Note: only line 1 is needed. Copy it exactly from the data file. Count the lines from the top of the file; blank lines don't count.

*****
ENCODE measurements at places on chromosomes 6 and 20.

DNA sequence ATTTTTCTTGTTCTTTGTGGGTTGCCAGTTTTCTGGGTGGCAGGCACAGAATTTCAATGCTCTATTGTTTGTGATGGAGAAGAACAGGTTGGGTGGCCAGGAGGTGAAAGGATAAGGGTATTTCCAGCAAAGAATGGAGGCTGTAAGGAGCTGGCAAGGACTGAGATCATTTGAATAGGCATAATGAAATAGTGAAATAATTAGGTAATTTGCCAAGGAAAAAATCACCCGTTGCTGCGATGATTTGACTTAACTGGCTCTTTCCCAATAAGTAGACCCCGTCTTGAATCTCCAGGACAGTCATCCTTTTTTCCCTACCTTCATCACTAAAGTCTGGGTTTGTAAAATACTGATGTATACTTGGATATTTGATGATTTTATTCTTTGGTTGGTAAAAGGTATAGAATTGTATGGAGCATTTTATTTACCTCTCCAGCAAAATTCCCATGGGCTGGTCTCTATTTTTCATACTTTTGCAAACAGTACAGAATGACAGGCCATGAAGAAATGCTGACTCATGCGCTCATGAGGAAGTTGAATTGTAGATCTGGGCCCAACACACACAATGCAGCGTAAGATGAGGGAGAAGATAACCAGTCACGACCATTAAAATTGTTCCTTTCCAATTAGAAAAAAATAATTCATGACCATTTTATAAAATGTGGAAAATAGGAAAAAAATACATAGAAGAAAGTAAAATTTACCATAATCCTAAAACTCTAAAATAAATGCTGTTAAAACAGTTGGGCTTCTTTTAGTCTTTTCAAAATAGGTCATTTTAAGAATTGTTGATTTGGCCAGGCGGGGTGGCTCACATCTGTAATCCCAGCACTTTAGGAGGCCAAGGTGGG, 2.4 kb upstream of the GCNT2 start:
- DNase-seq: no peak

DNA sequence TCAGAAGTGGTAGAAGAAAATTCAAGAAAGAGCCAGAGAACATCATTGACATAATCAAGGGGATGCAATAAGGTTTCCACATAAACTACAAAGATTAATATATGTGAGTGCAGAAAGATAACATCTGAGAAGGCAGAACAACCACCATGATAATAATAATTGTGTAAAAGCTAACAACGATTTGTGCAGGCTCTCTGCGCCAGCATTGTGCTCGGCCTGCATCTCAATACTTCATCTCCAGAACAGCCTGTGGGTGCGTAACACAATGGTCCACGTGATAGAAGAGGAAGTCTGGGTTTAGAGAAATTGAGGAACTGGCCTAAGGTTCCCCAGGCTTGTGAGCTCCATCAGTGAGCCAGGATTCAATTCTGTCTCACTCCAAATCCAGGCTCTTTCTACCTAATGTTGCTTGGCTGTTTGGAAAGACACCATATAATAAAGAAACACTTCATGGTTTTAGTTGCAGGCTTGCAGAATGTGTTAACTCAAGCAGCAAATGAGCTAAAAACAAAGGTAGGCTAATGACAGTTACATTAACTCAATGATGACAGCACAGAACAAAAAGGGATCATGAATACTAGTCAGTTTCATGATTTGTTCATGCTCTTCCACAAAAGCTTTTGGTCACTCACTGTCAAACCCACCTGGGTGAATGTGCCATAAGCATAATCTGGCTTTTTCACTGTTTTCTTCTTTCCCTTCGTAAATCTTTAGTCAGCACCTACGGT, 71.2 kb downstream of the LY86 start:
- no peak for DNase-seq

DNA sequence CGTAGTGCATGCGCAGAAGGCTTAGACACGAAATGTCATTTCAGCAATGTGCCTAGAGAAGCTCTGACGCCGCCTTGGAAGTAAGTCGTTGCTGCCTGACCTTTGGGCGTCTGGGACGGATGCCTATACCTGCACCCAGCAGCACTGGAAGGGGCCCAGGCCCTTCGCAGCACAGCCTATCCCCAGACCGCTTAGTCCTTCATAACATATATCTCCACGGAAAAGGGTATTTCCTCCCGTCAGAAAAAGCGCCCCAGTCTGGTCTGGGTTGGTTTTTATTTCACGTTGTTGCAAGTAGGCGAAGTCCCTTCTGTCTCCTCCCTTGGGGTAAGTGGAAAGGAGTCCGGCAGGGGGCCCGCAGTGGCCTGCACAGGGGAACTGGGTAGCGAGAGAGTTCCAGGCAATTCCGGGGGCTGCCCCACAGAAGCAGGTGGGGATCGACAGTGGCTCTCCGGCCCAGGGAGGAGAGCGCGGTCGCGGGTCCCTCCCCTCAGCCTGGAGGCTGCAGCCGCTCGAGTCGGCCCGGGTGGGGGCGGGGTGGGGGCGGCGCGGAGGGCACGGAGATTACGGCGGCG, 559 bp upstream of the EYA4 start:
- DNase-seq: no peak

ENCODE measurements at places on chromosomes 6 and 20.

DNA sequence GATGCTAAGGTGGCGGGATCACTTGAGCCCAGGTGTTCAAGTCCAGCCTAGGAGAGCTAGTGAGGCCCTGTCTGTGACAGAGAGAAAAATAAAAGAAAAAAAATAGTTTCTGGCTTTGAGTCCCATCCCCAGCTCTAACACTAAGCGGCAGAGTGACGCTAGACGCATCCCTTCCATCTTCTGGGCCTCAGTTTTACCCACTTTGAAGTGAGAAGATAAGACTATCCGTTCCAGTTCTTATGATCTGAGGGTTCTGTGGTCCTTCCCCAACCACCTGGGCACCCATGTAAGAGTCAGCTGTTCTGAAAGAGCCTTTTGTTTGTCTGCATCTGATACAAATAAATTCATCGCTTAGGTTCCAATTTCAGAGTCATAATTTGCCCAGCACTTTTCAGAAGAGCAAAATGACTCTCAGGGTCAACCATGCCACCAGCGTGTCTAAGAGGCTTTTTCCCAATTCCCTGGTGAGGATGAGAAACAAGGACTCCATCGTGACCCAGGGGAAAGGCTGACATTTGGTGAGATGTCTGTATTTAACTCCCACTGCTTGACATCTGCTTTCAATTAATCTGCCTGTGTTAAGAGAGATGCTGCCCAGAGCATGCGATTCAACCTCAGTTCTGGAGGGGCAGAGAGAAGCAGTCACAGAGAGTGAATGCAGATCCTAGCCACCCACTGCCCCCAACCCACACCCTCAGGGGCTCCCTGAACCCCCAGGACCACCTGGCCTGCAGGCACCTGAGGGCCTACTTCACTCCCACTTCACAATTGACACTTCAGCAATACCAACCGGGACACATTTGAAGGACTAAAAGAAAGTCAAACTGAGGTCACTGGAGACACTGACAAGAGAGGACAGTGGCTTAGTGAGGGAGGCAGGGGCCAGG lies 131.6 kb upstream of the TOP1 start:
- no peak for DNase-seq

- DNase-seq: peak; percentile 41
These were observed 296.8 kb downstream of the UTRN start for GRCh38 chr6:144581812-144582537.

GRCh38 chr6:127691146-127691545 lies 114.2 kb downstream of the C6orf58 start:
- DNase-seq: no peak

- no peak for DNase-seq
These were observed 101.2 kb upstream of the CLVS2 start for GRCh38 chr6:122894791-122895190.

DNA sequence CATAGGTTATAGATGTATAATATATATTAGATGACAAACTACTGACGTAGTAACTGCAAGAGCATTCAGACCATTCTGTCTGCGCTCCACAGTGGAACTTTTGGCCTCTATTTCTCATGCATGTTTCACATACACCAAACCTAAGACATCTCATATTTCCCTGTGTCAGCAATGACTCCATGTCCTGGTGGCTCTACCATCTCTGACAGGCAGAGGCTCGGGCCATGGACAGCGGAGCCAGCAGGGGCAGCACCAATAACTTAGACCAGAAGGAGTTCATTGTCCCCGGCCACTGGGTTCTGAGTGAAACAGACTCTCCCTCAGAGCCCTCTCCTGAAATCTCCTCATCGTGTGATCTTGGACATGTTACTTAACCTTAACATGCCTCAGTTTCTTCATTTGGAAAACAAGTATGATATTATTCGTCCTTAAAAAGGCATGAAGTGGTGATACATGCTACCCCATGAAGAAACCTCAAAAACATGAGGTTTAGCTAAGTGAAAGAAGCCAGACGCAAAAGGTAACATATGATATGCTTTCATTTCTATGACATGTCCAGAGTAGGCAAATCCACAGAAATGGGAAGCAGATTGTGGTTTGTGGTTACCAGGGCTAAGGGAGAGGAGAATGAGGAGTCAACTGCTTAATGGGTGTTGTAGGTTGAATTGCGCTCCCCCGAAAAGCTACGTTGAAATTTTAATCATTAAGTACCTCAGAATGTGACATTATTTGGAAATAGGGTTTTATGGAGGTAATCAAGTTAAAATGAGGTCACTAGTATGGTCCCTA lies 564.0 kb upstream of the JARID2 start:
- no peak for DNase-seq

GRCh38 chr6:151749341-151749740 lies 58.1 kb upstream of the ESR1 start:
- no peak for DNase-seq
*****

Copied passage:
ENCODE measurements at places on chromosomes 6 and 20.